Sir Edward Bayntun died in 1544 (fn. 18) and the manor then passed in accordance with a marriage settlement of 1531 to his widow Isabel, who subsequently married Sir James Stumpe. (fn. 19) In 1546 Andrew Bayntun, son and heir of Sir Edward, granted the reversion of the manor after the death of Isabel to Sir Michael Lyster. (fn. 20) Sir Michael apparently conveyed it to Richard Fauconer, lord of Hurstbourne Fauconers (q.v.), for the heirs of the latter, Francis Yate, Alice Kingsmill and Margaret Sotwell, were jointly seised in 1562 of and in the immediate reversion of the manor of Week 'which Sir James Stumpe in right of Dame Isabel Stumpe, now his wife, holdeth for term of natural life.' (fn. 21) In that year Francis Yate gave up all his right in the manor to Richard Kingsmill and Alice his wife, and from that date Week Daundely has followed the same descent as Hurstbourne Fauconers (fn. 22) (q.v.).
Ralfde Mortemer held 1 hide in SWAMPTON (Suantune) at the time of the Domesday Survey in 1086, and before him, in the time of King Edward, Cheping, a Saxon landowner, had held it for life. (fn. 23) It should have reverted to the monks of St. Swithun's, Winchester, after the death of Cheping, but the king granted it with the rest of Cheping's possession to Ralf de Mortemer. (fn. 24) In the reign of Henry II Richard Labaanc granted to the nunnery of Godstow all his mother's dowry, i.e. 'Cnolle (Knowle in Kingsclere, q.v.) and Swanton which belongs to the same.' (fn. 25) This gift was confirmed both by Henry II and by Hugh de Mortemer, heir of the Domesday Ralf. (fn. 26) However, the abbey evidently did not remain in possession, as Swampton never appears in the rent rolls of its lands, and, according to the returns of 1346, the two halves of a knight's fee in Swampton were held respectively by Philip Daundely, successor in possession to John Daundely, and Robert de Eton, successor to Peter de Eton. (fn. 27) The Daundely property descended with the manor of Week Daundely (see supra), and it seems probable that the later manor of Swampton represented the estate owned by the Etons.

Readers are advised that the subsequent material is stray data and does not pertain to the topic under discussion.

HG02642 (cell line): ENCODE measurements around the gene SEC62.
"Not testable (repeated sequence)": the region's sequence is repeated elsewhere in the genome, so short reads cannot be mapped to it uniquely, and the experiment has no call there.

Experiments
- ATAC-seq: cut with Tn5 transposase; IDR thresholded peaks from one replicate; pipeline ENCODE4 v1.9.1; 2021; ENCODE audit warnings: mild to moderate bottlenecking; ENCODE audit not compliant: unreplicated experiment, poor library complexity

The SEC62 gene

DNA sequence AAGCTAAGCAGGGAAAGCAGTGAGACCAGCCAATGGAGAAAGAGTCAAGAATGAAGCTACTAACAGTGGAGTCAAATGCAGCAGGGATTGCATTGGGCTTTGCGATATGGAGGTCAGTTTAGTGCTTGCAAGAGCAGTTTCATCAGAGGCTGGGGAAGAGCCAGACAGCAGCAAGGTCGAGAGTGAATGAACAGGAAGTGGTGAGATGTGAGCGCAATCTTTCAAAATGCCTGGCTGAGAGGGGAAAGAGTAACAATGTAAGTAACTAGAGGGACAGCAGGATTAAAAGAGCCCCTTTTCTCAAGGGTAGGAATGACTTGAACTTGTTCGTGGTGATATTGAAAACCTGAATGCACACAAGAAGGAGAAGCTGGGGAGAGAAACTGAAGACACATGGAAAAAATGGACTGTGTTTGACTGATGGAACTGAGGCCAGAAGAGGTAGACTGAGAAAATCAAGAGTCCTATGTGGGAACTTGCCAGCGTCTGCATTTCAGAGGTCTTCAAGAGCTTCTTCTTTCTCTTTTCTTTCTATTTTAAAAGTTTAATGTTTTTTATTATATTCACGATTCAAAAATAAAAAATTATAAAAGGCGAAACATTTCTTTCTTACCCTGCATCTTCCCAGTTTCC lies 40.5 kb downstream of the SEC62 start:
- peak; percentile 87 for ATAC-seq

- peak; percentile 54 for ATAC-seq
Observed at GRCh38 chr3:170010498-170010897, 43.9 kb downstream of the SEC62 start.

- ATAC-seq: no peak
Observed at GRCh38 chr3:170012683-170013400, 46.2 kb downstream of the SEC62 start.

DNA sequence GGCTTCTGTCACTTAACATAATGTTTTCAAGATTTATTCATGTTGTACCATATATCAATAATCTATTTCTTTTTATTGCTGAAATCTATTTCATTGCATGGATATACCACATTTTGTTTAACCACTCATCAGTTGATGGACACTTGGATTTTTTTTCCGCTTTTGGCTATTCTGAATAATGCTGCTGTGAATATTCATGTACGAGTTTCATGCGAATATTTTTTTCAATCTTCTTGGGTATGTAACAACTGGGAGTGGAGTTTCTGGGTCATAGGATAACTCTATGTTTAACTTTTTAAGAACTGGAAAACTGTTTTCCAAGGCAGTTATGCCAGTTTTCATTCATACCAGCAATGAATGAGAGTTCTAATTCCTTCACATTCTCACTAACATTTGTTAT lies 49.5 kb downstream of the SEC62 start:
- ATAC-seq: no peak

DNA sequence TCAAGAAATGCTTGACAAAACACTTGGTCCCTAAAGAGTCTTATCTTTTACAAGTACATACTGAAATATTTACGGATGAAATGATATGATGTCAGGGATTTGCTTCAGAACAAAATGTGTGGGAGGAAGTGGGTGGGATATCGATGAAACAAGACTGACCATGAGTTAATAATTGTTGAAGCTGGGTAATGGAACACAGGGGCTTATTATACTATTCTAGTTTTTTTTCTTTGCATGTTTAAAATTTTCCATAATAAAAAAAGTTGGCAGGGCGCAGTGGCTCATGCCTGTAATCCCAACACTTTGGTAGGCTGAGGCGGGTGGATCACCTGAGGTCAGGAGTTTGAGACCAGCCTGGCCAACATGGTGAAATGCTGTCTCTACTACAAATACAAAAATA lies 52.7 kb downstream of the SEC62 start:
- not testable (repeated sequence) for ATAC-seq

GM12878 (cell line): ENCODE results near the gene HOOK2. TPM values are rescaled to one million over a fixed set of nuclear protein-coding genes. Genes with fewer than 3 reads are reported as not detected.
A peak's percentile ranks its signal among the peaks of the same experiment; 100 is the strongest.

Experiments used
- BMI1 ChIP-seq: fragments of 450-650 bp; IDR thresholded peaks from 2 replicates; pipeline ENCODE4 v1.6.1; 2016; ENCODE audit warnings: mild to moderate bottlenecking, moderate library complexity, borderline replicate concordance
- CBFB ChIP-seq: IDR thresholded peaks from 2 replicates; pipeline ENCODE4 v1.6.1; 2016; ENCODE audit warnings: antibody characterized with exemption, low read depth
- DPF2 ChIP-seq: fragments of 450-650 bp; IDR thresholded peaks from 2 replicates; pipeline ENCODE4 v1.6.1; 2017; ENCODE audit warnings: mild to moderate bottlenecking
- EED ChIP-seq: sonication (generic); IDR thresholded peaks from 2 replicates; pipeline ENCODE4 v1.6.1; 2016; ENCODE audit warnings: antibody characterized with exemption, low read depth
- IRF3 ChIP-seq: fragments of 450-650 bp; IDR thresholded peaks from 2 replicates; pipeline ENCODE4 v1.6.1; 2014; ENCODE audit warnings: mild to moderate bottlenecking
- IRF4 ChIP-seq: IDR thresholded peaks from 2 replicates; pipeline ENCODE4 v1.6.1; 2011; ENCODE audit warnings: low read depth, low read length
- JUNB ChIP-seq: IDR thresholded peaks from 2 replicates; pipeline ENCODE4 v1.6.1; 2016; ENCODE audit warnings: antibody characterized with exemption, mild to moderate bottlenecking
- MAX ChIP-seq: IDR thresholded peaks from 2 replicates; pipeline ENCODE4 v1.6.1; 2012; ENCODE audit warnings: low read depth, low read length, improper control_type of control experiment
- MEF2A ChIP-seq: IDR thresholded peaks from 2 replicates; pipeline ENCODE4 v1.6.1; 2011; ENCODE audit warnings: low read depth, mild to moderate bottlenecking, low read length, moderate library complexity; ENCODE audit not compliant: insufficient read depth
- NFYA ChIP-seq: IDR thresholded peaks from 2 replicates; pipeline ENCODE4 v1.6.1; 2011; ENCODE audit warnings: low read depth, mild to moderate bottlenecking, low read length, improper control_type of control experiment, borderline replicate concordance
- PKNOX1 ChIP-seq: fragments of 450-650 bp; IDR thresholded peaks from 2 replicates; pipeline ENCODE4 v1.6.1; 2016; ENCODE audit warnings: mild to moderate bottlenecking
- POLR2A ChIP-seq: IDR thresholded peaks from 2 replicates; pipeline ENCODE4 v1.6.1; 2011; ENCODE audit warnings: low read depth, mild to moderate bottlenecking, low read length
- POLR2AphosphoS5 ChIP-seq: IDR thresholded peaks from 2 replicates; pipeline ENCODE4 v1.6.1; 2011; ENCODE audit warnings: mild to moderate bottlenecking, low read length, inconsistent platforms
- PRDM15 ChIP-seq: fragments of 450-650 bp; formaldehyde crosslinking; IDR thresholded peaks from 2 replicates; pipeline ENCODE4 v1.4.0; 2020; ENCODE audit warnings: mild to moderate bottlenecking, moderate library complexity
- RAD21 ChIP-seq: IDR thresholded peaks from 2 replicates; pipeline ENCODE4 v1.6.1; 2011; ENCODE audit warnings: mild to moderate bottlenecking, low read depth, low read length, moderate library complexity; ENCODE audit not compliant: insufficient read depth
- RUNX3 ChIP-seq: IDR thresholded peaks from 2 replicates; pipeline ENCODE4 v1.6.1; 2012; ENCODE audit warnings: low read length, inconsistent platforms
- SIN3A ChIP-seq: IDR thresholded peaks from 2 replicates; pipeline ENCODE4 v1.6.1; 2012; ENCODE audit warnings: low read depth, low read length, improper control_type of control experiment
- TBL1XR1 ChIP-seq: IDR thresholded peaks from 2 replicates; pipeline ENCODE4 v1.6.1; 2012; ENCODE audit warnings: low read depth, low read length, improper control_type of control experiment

However, the history ot this property is not easy to trace. By the beginning of the 15th century it had presumably been divided between co-heiresses whose respective husbands (fn. 28) were returned as holders in 1428. One or more of these portions descended to the Skilling family, (fn. 29) one or more to the Bruning family, who in the 16th century were in possession of two-thirds of the manor of Swampton, while the Skillings were in possession of the other third. The whole was sold by the two families to Robert Oxen bridge, the two-thirds by the Brunings in 1576–7, (fn. 30) the other third by William Skilling in 1585, (fn. 31) and from this date the descent of the manor follows that of Hurstbourne Priors (fn. 32) (q.v.).
In 1553 CHAPMANSFORD was included in the lands sold to Sir John Gate. (fn. 33) Sir Robert Oxenbridge acquired this property from the Crown in 1558, and in 1589, by copy of court roll and 'in consideration of a great sum of money' he granted 'one messuage and five yard-lands called Chapmans Ford with one pasture called Standhurste and 4 coppices... and one water mill' to Geoffrey Poore and Elizabeth his wife and Robert their son. (fn. 34)
In 1602 there was a suit between Elizabeth, widow of Geoffrey, and Sir Robert Oxenbridge, who tried to eject her on the ground that she had broken her agreement to grind 'her own corn only and the corn of strangers not tenants of or within the said manor.' On the ground of age and poverty the widow won her case, and her son was allowed to remain in possession as before. (fn. 35) Fourteen years later Robert Poore 'of Chapmansford gent.' sold the capital messuage there to John and Geoffrey Poore. (fn. 36)
This property is now probably represented by Chapmansford Farm in the south of the parish, but the ford no longer exists, a bridge having been made at the direction of the Earl of Portsmouth in the middle of the last century. (fn. 37)
In the 14th and 15 th centuries, besides the holding in Stoke belonging to the Prior of St. Swithun's, Winchester, there were two small estates held by the Fauconer and Cotes families respectively. The former was probably appurtenant to the manor of Hurstbourne Fauconers (q.v.) and followed its descent. (fn. 38) The later descent of the other holding has not been traced.
The church of ST. PETER consists of a chancel 37 ft. 3 in. by 18 ft. 9 in., nave 65 ft. 3 in. by 17 ft., north aisle 5 ft. 11 in. wide, south chapel of three bays 37 ft. 11 in. by 17 ft., south aisle 7 ft. 6 in. wide, south porch and west tower 13 ft. 8 in. by 13 ft. 4 in.
These dimensions are taken within the building.